The Lady Eve, 1941

Preston Sturges' comedy about falling in love with the same woman twice.

Preston Sturges wrote the Lady Eve screenplay especially for Barbara Stanwyck, and it's fashioned in such a way that she gets to play a variety of faces in the script (her character is a professional thief who by necessity uses false identities). But this isn't the plot, instead it's a simple love story: high-minded Henry Fonda (as Charles Pike, heir to a beer fortune but only interested in reptile research) meets Jean (Stanwyck) and her family of card-sharks and swindlers (Charles Coburn and Eric Bloor) aboard a cruise ship traveling from South America to New York City. They set out to fleece him, but as the scam progresses Jean falls for Pike. By then, he was already in love with her, but that was merely one of the steps toward separating him from his money. But, now that they're both in love, what should Jean do? Confess the truth about herself?

She means to do so, but before she can tell all, Pike's bodyguard (Muggsy, played by William Demerest) gets information about what Jean and her 'family' are actually doing aboard ship, and he lets Pike know. When Jean appears, she gets a load of condemnation and rebuke from the unforgiving Mr. Pike.

Deeply hurt, and apparently cured of her affection, she sets out to get even by posing as her own twin sister, the aristocratic English "Lady Eve" and restart the swindle she meant to perform earlier, and to add a great deal of revenge into the process.

This is one of Preston Sturges' best comedies (some say it is his best), and that's saying something considering Sturges is on the Mount Rushmore of Hollywood comedy writing with at least ten solid, classic comedy films to his credit as either a writer or a writer/director. Sturges uses a bit less onscreen commotion and noise to tell the tale in The Lady Eve, which is different from the more hectic comedy films he made during the same time period (Sullivan's Travels, Miracle of Morgan's Creek, Hail the Conquering Hero, etc.)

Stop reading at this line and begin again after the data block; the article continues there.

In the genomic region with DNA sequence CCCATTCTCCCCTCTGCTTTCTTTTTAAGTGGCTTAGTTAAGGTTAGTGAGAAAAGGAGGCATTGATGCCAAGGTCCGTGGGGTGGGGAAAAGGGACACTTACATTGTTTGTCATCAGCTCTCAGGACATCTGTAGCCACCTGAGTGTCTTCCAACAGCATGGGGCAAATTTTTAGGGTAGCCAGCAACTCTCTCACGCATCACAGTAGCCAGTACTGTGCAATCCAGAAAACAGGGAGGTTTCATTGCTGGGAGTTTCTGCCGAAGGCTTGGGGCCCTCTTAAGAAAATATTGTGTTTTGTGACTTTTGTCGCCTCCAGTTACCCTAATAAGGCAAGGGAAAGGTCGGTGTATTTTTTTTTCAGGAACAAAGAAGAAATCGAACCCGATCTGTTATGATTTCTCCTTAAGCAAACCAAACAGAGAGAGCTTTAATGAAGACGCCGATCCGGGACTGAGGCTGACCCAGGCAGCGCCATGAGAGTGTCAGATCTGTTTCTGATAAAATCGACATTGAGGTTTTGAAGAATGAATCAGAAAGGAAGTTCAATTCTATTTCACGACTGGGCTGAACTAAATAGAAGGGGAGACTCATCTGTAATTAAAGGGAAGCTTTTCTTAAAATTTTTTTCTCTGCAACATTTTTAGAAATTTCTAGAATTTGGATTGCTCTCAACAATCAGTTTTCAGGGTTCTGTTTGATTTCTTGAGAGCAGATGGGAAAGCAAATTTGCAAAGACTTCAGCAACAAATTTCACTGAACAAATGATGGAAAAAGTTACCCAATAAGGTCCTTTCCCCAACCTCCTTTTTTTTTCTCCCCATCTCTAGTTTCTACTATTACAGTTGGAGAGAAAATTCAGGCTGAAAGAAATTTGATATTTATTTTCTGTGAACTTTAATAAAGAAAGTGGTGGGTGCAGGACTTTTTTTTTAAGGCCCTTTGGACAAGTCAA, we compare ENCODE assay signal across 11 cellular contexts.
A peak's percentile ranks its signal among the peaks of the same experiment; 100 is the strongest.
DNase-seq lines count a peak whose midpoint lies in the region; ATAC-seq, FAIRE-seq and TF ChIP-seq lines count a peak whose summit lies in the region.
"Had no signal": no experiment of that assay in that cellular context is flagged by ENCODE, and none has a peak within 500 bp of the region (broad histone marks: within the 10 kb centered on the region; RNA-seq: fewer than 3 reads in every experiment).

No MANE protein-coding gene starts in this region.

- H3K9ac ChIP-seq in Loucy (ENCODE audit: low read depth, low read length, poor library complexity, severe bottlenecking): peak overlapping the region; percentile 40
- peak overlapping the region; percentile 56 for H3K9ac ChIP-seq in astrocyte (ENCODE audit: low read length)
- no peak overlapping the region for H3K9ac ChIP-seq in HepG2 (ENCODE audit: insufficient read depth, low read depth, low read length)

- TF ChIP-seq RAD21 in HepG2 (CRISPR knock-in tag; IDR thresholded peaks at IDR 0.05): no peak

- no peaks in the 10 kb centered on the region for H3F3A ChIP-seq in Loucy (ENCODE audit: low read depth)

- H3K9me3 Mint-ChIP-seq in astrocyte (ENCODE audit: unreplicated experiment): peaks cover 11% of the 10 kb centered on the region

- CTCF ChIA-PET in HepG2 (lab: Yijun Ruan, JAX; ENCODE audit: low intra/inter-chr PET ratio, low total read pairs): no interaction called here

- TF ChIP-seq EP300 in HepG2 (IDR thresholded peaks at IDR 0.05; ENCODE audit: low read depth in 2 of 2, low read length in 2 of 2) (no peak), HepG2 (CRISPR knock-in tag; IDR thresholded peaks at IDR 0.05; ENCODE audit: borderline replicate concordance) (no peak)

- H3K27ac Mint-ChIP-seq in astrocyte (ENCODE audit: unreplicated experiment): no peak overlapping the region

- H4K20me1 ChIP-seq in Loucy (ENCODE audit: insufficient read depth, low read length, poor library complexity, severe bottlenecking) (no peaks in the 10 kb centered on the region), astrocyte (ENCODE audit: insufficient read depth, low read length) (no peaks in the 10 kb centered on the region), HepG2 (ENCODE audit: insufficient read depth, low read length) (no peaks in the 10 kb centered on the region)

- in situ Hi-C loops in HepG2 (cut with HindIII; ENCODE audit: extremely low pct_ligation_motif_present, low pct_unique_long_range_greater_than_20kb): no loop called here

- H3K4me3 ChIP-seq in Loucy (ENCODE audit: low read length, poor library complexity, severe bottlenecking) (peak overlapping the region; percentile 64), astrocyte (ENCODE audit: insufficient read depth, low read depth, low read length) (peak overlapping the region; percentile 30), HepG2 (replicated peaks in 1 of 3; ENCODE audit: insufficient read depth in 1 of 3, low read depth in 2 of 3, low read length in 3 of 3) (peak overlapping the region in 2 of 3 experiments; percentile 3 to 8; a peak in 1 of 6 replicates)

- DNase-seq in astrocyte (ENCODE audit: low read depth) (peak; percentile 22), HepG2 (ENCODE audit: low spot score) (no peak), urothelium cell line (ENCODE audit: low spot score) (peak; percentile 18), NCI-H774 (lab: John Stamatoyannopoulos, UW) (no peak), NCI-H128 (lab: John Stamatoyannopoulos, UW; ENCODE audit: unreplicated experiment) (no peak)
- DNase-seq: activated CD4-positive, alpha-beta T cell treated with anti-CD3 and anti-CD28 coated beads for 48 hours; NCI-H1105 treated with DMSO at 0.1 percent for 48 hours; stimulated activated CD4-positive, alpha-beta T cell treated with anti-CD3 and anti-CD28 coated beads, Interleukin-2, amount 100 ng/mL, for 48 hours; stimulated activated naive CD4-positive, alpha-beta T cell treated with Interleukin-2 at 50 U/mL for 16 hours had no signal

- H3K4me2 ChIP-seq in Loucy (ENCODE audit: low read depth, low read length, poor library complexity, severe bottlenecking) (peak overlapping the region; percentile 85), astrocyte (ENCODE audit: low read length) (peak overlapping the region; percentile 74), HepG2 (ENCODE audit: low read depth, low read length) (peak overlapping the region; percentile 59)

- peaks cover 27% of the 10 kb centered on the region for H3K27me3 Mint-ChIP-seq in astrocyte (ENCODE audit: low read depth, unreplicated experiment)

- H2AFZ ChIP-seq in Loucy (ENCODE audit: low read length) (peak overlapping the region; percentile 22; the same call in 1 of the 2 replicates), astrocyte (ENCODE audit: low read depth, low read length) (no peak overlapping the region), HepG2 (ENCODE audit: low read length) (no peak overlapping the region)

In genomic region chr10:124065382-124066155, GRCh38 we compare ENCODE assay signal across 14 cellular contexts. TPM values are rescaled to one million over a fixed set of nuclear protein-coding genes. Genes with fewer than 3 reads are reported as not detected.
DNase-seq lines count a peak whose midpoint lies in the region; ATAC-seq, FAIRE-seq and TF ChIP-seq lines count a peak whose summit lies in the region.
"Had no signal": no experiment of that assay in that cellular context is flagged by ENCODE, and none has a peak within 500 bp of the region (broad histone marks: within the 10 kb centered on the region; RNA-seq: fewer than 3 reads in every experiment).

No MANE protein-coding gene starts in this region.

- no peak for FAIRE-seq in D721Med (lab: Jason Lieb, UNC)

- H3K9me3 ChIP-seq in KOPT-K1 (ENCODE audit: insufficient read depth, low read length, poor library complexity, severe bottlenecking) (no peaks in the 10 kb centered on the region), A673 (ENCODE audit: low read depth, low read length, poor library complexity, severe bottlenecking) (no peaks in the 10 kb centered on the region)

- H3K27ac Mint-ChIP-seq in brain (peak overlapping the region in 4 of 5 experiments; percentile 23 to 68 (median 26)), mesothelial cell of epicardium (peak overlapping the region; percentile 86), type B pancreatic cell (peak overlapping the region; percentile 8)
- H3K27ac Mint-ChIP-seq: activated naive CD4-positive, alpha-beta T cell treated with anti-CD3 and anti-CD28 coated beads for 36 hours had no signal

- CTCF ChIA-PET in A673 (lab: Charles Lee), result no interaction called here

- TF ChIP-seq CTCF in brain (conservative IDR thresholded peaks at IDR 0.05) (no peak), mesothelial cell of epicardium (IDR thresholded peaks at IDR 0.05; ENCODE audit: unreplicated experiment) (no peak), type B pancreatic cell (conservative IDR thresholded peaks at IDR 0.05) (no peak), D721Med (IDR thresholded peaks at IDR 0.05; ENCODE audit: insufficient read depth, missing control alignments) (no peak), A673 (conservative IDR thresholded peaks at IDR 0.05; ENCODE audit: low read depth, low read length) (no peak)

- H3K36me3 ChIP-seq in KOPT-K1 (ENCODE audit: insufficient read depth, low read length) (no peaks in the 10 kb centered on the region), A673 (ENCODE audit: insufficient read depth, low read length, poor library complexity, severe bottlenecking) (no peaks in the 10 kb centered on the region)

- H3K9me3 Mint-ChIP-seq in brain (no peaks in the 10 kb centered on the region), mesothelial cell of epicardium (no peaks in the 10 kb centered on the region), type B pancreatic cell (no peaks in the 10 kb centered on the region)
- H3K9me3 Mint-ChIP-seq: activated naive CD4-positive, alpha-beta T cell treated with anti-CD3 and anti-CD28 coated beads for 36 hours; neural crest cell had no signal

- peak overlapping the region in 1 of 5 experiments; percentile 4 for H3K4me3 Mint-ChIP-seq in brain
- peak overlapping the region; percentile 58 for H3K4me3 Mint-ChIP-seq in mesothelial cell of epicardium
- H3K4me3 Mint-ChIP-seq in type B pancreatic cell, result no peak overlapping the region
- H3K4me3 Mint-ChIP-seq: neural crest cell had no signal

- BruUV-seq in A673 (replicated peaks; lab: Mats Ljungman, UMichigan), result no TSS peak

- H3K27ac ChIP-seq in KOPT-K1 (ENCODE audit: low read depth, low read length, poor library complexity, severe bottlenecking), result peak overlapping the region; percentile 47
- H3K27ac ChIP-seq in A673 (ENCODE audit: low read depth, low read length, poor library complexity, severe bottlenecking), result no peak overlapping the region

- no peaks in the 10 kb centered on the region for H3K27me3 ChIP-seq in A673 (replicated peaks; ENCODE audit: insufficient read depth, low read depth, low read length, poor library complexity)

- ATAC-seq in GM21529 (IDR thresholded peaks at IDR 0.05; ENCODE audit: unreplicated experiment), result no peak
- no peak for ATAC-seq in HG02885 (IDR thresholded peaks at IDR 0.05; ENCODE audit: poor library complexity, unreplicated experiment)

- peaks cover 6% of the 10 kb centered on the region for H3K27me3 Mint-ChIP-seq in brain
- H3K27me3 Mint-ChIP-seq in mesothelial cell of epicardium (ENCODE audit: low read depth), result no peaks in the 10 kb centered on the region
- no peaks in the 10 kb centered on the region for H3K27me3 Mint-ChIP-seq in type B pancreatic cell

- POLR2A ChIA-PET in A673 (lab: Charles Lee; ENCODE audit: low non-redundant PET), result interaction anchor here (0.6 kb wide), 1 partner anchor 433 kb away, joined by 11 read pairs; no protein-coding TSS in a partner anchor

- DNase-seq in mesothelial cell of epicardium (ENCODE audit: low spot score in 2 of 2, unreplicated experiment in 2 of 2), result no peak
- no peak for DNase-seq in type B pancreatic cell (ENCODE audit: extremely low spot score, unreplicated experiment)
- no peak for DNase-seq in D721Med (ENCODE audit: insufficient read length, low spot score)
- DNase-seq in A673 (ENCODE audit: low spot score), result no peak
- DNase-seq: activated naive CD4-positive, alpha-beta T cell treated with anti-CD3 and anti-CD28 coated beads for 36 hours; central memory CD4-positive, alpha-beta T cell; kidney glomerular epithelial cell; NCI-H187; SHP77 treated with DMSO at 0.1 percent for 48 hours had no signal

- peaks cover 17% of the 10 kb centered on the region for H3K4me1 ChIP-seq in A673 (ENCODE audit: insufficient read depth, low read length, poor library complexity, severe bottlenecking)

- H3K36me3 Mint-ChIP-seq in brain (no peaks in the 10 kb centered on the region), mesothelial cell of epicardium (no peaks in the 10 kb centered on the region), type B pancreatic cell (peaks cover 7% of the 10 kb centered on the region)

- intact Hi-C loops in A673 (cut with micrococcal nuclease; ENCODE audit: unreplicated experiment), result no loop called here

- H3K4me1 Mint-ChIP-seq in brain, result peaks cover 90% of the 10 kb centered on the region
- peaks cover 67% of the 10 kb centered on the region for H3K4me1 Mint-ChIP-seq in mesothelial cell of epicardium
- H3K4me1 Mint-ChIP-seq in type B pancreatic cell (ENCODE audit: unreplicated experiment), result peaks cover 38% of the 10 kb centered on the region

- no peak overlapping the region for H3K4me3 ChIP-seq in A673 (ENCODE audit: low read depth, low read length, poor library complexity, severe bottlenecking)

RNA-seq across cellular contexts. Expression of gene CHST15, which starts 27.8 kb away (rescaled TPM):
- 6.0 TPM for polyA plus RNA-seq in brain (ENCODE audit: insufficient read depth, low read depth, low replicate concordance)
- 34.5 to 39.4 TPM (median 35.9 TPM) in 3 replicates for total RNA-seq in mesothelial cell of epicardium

Perhaps because of the excellent cast in The Lady Eve Sturges lets the performances have more space, and there's less obvious slides into outright slapstick (for example, Fonda completely unable to keep his white dinner jackets clean, tripping and stumbling from one disaster into another). There is an elegance and finesse in long sections of The Lady Eve that only shows up again in one other Sturges' film, and that's The Palm Beach Story (1942 - and that's also likely because of the cast: Claudette Colbert and Joel McCrea).

Fonda and Stanwyck had worked together before The Lady Eve on the film The Mad Miss Manton (1938) which is a perfectly good screwball comedy about wealthy socialite ladies and police detectives solving a murder in tandem. Sturges' script for The Lady Eve takes that pairing much further and exploits not just Stanwyck's good looks and comedic timing, but also Fonda's. Letting Charles Pike stand up as a beautiful image of male dignity, wealth and intelligence, and then tearing the whole thing down, simplifies the screwball comedy ethos into one of it's base elements: that the wealthy should not be punished for being rich (or the poor for being poor), but arrogance will certainly be met with laughter and correction. As is the case when Pike, at the end of the film, has come through his education at the hands of "The Lady Eve" (Stanwyck) with a new whole new appreciation for the honesty of card-shark Jean (also Stanwyck), and practically tackles her when he sees her again aboard another cruise ship.

Barb Stanwyck and Eugene Pallette

Preston Sturges directed this story he wrote for Barbara Stanwyck in which she plays twin sisters (actually Jean and Eve are the same girl, something only William Demerest - as Muggsy - - suspects) and the "two" women proceed to drive Henry Fonda crazy twice, once for love, the second for revenge.

Eugene Pallette is on hand as Henry Fonda's father, Pallette being Mr. Pike, a wealthy ale manufacturer who can't understand his son's interest in reptiles and can't fathom the "Lady Eve's" interest in his son.

Of course it all works out once everyone is put through a comedic hell involving disastrous dinner parties and a tortuous Honeymoon on a train.

Charles Coburn ('Colonel' Harrington) is onscreen as Eve/Jean's erstwhile card-shark father, and Eric Blore lends help as the stylish British crook who accompanies the 'Colonel' on his con-man projects.

Starring Miss Barbara Stanwyck [Illustrated with 310 Photographs] -

Original Page October, 2014 | Updated Dec 2017

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